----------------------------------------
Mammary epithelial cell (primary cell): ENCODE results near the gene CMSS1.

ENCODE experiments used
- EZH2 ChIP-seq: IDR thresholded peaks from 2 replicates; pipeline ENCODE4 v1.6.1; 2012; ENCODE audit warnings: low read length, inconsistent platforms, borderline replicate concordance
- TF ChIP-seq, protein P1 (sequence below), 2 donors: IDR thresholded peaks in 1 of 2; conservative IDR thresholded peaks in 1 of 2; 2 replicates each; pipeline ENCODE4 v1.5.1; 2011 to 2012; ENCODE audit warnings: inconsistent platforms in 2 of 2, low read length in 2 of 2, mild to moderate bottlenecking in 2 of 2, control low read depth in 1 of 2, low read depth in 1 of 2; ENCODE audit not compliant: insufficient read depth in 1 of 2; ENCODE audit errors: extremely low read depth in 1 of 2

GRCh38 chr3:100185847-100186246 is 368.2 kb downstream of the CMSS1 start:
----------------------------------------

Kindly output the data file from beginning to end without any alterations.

Mammary epithelial cell (primary cell): ENCODE results near the gene CMSS1.

ENCODE experiments used
- EZH2 ChIP-seq: IDR thresholded peaks from 2 replicates; pipeline ENCODE4 v1.6.1; 2012; ENCODE audit warnings: low read length, inconsistent platforms, borderline replicate concordance
- TF ChIP-seq, protein P1 (sequence below), 2 donors: IDR thresholded peaks in 1 of 2; conservative IDR thresholded peaks in 1 of 2; 2 replicates each; pipeline ENCODE4 v1.5.1; 2011 to 2012; ENCODE audit warnings: inconsistent platforms in 2 of 2, low read length in 2 of 2, mild to moderate bottlenecking in 2 of 2, control low read depth in 1 of 2, low read depth in 1 of 2; ENCODE audit not compliant: insufficient read depth in 1 of 2; ENCODE audit errors: extremely low read depth in 1 of 2

GRCh38 chr3:100185847-100186246 is 368.2 kb downstream of the CMSS1 start: